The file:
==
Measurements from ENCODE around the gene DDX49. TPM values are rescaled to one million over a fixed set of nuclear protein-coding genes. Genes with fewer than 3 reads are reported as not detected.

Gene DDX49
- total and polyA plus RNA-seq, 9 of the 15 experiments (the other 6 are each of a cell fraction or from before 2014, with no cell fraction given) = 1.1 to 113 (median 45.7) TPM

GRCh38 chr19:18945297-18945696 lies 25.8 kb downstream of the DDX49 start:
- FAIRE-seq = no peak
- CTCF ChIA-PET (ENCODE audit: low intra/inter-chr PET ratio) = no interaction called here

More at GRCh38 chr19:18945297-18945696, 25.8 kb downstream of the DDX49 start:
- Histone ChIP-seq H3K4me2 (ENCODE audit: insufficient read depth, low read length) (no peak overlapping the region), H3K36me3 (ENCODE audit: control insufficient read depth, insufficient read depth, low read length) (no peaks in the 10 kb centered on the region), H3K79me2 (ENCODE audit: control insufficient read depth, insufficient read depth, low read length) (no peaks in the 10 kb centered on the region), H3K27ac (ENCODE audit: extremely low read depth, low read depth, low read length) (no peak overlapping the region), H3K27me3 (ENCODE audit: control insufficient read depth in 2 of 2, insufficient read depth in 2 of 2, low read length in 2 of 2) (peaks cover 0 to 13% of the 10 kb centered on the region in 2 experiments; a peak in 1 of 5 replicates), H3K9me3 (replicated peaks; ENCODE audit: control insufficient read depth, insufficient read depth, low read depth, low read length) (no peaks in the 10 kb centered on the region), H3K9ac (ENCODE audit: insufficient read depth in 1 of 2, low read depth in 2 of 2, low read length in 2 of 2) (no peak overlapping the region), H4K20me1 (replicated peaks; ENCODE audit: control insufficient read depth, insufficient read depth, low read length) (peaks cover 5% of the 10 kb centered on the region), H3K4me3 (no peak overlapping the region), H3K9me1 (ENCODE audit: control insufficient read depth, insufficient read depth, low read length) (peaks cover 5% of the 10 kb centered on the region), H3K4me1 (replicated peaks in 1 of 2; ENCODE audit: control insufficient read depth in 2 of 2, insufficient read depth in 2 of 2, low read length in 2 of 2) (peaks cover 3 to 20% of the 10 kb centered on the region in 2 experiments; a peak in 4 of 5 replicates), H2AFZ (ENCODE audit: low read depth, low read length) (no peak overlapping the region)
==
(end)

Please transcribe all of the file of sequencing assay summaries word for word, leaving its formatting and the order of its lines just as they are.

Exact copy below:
Measurements from ENCODE around the gene DDX49. TPM values are rescaled to one million over a fixed set of nuclear protein-coding genes. Genes with fewer than 3 reads are reported as not detected.

Gene DDX49
- total and polyA plus RNA-seq, 9 of the 15 experiments (the other 6 are each of a cell fraction or from before 2014, with no cell fraction given) = 1.1 to 113 (median 45.7) TPM

GRCh38 chr19:18945297-18945696 lies 25.8 kb downstream of the DDX49 start:
- FAIRE-seq = no peak
- CTCF ChIA-PET (ENCODE audit: low intra/inter-chr PET ratio) = no interaction called here

More at GRCh38 chr19:18945297-18945696, 25.8 kb downstream of the DDX49 start:
- Histone ChIP-seq H3K4me2 (ENCODE audit: insufficient read depth, low read length) (no peak overlapping the region), H3K36me3 (ENCODE audit: control insufficient read depth, insufficient read depth, low read length) (no peaks in the 10 kb centered on the region), H3K79me2 (ENCODE audit: control insufficient read depth, insufficient read depth, low read length) (no peaks in the 10 kb centered on the region), H3K27ac (ENCODE audit: extremely low read depth, low read depth, low read length) (no peak overlapping the region), H3K27me3 (ENCODE audit: control insufficient read depth in 2 of 2, insufficient read depth in 2 of 2, low read length in 2 of 2) (peaks cover 0 to 13% of the 10 kb centered on the region in 2 experiments; a peak in 1 of 5 replicates), H3K9me3 (replicated peaks; ENCODE audit: control insufficient read depth, insufficient read depth, low read depth, low read length) (no peaks in the 10 kb centered on the region), H3K9ac (ENCODE audit: insufficient read depth in 1 of 2, low read depth in 2 of 2, low read length in 2 of 2) (no peak overlapping the region), H4K20me1 (replicated peaks; ENCODE audit: control insufficient read depth, insufficient read depth, low read length) (peaks cover 5% of the 10 kb centered on the region), H3K4me3 (no peak overlapping the region), H3K9me1 (ENCODE audit: control insufficient read depth, insufficient read depth, low read length) (peaks cover 5% of the 10 kb centered on the region), H3K4me1 (replicated peaks in 1 of 2; ENCODE audit: control insufficient read depth in 2 of 2, insufficient read depth in 2 of 2, low read length in 2 of 2) (peaks cover 3 to 20% of the 10 kb centered on the region in 2 experiments; a peak in 4 of 5 replicates), H2AFZ (ENCODE audit: low read depth, low read length) (no peak overlapping the region)